Last night’s game was marked by significant violence.  Two guys were shot, and another guy was seriously beaten in a stadium bathroom.  The story on the violence also features a video of a slugfest in the stands between two big guys who probably had too much to drink and were mouthing off until things got physical.

I’ve been to Browns games where violence seemed to lurk just below the surface, and it is a scary scenario.  After all, when you go to a professional football game you are sitting with tens of thousands of strangers, many of whom have been drinking steadily as they have enjoyed the on the field violence.  It makes for a volatile situation.  It doesn’t take much to move things from taunting to brawling, and once a brawl breaks out it can spread easily.  And then, suddenly, you go from an orderly scene, where you are sitting with other fans watching a sports event, to a melee where the guy sitting next to you could decide he wants to punch you out because he doesn’t like your t-shirt or can’t figure out any other way to deal with the testosterone rush.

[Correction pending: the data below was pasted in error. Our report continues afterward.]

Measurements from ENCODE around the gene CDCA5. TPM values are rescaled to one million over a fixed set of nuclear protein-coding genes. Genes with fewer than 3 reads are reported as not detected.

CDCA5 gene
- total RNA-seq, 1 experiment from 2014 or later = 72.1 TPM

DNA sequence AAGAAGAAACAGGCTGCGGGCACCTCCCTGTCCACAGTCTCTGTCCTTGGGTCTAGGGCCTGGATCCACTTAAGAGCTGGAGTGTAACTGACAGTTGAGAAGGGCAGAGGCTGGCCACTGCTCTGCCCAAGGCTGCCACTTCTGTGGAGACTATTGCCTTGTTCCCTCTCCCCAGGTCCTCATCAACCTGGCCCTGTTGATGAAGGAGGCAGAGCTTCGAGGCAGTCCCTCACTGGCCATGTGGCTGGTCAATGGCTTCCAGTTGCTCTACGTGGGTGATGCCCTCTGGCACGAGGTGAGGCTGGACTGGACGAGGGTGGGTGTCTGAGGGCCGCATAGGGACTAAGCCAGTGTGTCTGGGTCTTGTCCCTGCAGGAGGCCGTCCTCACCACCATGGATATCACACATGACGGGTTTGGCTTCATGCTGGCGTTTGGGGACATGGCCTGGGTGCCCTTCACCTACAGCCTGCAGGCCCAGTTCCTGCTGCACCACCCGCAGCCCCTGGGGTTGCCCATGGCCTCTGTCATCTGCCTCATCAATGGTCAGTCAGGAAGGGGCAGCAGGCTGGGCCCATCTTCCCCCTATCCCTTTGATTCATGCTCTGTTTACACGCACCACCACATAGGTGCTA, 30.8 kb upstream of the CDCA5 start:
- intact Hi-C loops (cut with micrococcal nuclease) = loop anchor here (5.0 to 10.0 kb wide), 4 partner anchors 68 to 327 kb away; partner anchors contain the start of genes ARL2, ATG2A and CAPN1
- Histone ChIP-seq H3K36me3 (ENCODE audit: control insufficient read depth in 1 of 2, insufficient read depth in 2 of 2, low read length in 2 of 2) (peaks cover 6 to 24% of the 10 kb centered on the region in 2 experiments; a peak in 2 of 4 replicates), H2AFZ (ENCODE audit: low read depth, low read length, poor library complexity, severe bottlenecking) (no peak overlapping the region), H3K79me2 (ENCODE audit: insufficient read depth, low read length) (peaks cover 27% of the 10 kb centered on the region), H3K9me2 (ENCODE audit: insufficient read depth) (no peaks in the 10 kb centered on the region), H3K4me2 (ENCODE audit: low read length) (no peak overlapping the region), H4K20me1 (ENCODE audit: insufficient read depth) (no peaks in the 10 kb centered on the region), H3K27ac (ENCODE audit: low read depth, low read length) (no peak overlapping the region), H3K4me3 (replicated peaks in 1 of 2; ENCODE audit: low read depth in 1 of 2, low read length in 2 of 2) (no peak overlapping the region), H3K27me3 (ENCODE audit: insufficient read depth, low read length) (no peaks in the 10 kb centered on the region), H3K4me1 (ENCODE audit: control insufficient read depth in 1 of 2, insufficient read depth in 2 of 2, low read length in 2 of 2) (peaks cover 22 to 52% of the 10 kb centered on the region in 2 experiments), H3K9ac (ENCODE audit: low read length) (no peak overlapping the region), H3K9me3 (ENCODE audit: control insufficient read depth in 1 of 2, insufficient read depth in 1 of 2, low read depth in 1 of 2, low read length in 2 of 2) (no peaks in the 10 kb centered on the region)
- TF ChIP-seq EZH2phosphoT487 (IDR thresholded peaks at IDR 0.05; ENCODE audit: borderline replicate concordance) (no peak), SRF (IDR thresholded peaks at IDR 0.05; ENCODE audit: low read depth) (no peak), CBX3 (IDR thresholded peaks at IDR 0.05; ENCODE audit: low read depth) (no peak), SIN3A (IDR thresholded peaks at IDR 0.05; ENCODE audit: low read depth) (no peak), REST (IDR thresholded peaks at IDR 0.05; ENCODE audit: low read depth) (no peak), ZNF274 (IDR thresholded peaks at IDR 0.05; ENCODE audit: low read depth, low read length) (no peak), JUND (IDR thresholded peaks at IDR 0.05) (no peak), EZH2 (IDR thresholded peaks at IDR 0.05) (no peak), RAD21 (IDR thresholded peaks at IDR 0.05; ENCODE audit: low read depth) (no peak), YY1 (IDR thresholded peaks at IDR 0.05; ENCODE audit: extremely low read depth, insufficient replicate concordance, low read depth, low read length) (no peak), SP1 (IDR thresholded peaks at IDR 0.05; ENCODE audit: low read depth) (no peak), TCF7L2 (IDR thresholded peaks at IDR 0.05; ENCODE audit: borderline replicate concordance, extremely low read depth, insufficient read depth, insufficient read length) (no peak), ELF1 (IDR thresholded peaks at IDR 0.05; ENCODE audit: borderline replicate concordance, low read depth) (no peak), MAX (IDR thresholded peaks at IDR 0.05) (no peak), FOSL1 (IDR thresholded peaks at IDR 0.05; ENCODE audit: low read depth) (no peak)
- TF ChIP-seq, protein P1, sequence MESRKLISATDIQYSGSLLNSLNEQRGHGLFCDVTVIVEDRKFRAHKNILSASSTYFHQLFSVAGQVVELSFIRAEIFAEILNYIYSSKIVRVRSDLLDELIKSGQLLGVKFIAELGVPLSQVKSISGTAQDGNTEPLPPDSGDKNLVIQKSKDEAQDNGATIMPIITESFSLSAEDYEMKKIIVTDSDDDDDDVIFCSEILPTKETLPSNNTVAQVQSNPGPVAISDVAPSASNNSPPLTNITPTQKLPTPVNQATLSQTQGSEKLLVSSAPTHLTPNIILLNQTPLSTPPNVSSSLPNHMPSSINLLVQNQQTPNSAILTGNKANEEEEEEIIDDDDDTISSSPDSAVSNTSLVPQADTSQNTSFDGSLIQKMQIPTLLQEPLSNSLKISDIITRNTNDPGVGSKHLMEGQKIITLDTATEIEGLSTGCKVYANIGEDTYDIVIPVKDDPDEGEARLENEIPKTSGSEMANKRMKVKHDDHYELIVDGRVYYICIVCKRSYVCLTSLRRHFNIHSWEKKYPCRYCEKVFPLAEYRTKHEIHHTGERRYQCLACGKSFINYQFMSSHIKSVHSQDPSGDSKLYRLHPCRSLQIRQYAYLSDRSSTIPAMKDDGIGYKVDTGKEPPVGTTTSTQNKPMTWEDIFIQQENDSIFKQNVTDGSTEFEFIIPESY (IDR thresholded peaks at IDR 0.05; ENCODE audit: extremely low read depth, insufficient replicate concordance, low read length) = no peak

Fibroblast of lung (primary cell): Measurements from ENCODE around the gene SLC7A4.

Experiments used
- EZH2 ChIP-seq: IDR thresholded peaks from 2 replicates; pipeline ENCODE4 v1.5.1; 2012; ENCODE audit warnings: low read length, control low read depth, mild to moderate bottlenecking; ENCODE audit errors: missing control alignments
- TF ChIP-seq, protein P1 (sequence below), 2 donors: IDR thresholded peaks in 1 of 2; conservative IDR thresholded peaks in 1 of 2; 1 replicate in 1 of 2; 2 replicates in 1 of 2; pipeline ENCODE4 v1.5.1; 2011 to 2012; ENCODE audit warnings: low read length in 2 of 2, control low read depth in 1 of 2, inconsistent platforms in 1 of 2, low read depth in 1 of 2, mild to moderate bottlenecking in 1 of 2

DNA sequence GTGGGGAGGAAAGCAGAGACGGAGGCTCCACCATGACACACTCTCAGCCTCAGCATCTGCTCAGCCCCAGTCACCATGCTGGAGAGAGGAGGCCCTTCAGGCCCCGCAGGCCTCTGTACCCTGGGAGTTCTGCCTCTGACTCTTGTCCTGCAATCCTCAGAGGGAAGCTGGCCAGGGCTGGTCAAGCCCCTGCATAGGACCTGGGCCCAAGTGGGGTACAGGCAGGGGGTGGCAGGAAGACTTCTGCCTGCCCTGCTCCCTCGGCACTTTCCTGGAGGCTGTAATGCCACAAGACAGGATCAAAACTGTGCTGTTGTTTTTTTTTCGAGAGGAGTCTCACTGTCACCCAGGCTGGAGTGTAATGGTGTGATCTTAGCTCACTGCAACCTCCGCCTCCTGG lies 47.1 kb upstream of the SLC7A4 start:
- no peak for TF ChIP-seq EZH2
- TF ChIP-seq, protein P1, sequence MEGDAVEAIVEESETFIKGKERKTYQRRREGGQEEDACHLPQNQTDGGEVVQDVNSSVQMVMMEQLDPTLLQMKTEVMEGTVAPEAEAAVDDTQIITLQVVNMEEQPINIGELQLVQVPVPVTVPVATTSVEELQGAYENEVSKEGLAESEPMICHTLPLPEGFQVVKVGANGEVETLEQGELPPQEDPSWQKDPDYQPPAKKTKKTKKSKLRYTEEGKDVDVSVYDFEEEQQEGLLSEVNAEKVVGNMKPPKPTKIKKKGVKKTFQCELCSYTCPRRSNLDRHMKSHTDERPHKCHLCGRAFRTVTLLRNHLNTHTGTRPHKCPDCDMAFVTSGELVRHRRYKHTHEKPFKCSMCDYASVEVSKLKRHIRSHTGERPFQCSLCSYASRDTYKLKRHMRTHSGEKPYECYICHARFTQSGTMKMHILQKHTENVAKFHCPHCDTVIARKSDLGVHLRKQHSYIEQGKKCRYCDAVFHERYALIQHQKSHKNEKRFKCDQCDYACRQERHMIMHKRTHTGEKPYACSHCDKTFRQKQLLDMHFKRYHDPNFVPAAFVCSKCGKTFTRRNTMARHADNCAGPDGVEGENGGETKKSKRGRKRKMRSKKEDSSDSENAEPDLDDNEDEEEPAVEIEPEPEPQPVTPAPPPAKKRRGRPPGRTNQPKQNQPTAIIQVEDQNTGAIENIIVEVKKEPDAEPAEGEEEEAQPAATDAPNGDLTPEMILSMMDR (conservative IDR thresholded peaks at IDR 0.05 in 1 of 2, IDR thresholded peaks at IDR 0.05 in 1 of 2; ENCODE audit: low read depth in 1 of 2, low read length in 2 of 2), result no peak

I’m convinced that the vast majority of sports fan fights are alcohol-related.  Sports teams could cut back on the fighting if they cut back on the beer service — but they don’t because that would cut back on the profits, too.

An American Scene

The wharf in Oakland at Jack London Square was beautiful last September — bright with fluttering colored pennants, white sailboats, and blue sky.